Introgression has been reported in a wide range of organisms, including humans and Neanderthals (Kuhlwilm et al. 2016), Darwin’s finches (Lamichhaney et al. 2018), felids (Li et al. 2016; Li et al. 2019), canids (Gopalakrishnan et al. 2018), horses (Jónsson et al. 2014; Gaunitz et al. 2018), living and extinct elephants (Palkopoulou et al. 2018), cichlid fishes (Malinsky et al. 2018), malaria mosquitoes (Fontaine et al. 2015; Small et al. 2020), Drosophila fruit flies (Suvorov et al. 2022), sunflowers (Rieseberg et al. 2003; Whitney et al. 2010), maize (Calfee et al. 2021), and yeast (Leducq et al. 2016). It is now widely recognized as an important process that can facilitate adaptation and speciation. While previous studies have confirmed the prevalence of gene flow, they give only a fragmented understanding of introgression because they mostly rely on approximate methods based on simple data summaries such as genome-wide site pattern counts or estimated gene trees. Those methods have limited power and cannot infer certain modes of gene flow or estimate most population parameters characterizing the process of species divergence and gene flow.

Recent advances make it possible to model genomic evolution under the multispecies coalescent (MSC) framework and use full-likelihood methods to estimate the species tree and quantify introgression (Wen and Nakhleh 2018; Zhang et al. 2018; Flouri et al. 2020). Analyses of both simulated and real data demonstrate that this full-likelihood MSC approach is efficient, accurate, and robust to moderate levels of model violation (Huang et al. 2022; Thawornwattana et al. 2023). A major advantage over approximate methods is the ability to estimate parameters of the species tree and introgression events among branches precisely, including the strength and direction of introgression as well as species divergence times, introgression times and effective population sizes. Current approximate methods are mostly unable to estimate these parameters or to infer gene flow between sister lineages (Jiao et al. 2021; Mirarab et al. 2021).

Neotropical butterflies of the genus Heliconius have become a model system for understanding introgression (Heliconius Genome Consortium 2012; Martin et al. 2013; Kozak et al. 2021; Cicconardi et al. 2023). Previous phylogenomic studies have demonstrated introgression among closely related species, but investigations of gene flow deeper among lineages were only partially successful: the various different methods yielded different phylogenies and introgression scenarios (Kozak et al. 2021; Cicconardi et al. 2023), perhaps due to methodological artefacts.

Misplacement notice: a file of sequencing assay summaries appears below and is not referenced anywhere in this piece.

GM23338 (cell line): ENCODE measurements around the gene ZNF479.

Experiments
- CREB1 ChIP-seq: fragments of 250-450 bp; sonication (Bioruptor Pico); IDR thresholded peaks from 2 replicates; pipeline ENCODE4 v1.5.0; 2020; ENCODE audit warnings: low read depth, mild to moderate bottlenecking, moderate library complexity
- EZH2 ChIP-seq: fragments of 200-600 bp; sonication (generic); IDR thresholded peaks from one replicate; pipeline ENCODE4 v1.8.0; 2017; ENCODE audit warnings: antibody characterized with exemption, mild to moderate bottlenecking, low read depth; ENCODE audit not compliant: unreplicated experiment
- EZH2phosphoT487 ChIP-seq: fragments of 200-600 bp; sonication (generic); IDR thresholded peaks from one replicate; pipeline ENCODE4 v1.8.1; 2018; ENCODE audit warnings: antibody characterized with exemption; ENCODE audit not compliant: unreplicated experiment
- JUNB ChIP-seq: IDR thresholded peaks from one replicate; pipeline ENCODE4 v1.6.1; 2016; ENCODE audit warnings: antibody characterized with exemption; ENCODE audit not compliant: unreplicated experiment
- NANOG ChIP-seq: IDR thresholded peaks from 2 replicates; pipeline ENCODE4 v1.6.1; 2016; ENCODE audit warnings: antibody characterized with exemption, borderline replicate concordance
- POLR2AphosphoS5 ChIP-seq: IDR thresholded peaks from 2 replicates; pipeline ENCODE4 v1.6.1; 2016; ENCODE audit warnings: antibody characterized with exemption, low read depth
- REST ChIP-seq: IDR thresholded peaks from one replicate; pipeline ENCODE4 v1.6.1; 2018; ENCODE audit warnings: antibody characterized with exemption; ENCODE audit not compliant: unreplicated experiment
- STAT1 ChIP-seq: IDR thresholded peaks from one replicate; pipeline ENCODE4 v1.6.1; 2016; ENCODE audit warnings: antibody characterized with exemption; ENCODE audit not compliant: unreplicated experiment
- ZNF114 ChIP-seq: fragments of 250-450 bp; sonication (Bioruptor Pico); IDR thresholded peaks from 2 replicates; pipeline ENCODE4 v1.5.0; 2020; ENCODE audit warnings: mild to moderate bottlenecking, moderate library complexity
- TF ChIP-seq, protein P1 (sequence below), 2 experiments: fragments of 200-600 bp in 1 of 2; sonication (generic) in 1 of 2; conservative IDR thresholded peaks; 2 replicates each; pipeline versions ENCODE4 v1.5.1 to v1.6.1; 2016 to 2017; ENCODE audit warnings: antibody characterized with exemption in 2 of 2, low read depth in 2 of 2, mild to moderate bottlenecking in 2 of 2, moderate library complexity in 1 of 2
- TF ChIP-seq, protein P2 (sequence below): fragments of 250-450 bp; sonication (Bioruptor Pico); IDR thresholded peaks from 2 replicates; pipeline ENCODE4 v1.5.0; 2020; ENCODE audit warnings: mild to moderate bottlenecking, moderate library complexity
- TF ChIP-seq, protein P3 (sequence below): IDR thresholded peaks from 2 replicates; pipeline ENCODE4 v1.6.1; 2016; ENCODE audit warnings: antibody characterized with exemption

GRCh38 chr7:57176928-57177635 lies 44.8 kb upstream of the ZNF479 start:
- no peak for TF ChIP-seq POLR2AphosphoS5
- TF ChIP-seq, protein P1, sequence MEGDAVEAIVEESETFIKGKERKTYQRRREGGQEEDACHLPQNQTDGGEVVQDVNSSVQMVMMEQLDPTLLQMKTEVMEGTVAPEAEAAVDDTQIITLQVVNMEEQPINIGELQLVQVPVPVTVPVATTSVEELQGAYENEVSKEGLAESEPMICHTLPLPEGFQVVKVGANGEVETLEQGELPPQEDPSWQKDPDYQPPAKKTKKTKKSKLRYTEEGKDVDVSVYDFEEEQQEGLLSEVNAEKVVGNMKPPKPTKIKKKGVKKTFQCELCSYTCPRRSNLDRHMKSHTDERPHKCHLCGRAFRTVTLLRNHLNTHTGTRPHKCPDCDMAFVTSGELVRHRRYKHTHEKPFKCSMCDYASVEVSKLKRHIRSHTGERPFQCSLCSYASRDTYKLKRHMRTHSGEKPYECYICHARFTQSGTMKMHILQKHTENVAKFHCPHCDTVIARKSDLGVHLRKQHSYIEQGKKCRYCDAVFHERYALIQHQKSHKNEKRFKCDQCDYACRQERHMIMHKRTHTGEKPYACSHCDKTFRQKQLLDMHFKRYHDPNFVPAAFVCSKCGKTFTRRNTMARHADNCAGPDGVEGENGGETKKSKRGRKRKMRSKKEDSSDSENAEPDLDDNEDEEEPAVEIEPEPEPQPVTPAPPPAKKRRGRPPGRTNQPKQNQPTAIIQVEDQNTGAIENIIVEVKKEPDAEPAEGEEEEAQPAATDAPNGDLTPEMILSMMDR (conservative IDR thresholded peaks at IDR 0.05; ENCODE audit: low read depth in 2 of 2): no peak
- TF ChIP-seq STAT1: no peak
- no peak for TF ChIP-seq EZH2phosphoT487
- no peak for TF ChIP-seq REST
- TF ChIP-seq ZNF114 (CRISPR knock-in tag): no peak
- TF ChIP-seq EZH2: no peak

Recently, we demonstrated deep-level introgression and hybrid speciation in the erato-sara clade of Heliconius (Edelman et al. 2019; Thawornwattana et al. 2022). Here, we focus on the more complex melpomene crown group, or “melpomene-silvaniform” group, which includes the melpomene-cydno-timareta clade, and Brown’s (1981) “silvaniform” species that are mostly Müllerian co-mimics of Ithomiini models, together with the related H. besckei and H. elevatus. The melpomene-silvaniform species frequently hybridize today and laboratory crosses demonstrate some interfertility across the entire group (Mallet et al. 2007). Thus, extensive gene flow is likely, making estimation of the true species phylogeny difficult. We also examine the overall species divergence and deeper introgression history of the entire genus. By using full-likelihood analysis of whole-genome data, we overcome limitations of approximate methods to obtain a robust estimate of the species tree, with major introgression events between branches quantified in terms of direction, strength and timing. We use subsets of species to represent each major clade and to answer specific questions of introgression, which helps to keep the computation manageable. Our species phylogeny and introgression history provides a more parsimonious explanation for evolution of key traits in Heliconius than those previously inferred using approximate methods (Jay et al. 2018; Kozak et al. 2021; Cicconardi et al. 2023). We find evidence of extensive autosomal gene flow across the melpomene-silvaniform group, and show how trees based on the Z chromosome most likely represent the true species phylogeny. The so-called silvaniform species appear to be paraphyletic, contrary to previous findings based on approximate methods (Zhang et al. 2016; Kozak et al. 2021). As well as improving the understanding of diversification and gene flow in the genus Heliconius, we believe our approach provides useful pointers for studying species phylogeny with complex patterns of introgression in other taxa.


Ancestral gene flow at the base of Heliconius phylogeny

We first establish phylogenetic relationships among six major clades of Heliconius using blocks of 200 loci (well-spaced short segments) across the genome, with each block spanning 1–3 Mb. We select a representative species from each major clade (H. burneyi, H. doris, H. aoede, H. erato, H. sara), three species from the melpomene-silvaniform group (H. melpomene, H. besckei, H. numata), and one outgroup species (Eueides tales) (Tables S1–S3). Species tree search in each block was carried out under the multispecies coalescent (MSC) model using the Bayesian program BPP (see Methods). Although each block was assumed to lack gene flow, different trees in each block across the genome are likely to result from introgression. Unlike a windowed concatenated tree approach, our MSC method takes into account incomplete lineage sorting and uncertainty in gene trees. Coding and noncoding loci were analyzed separately.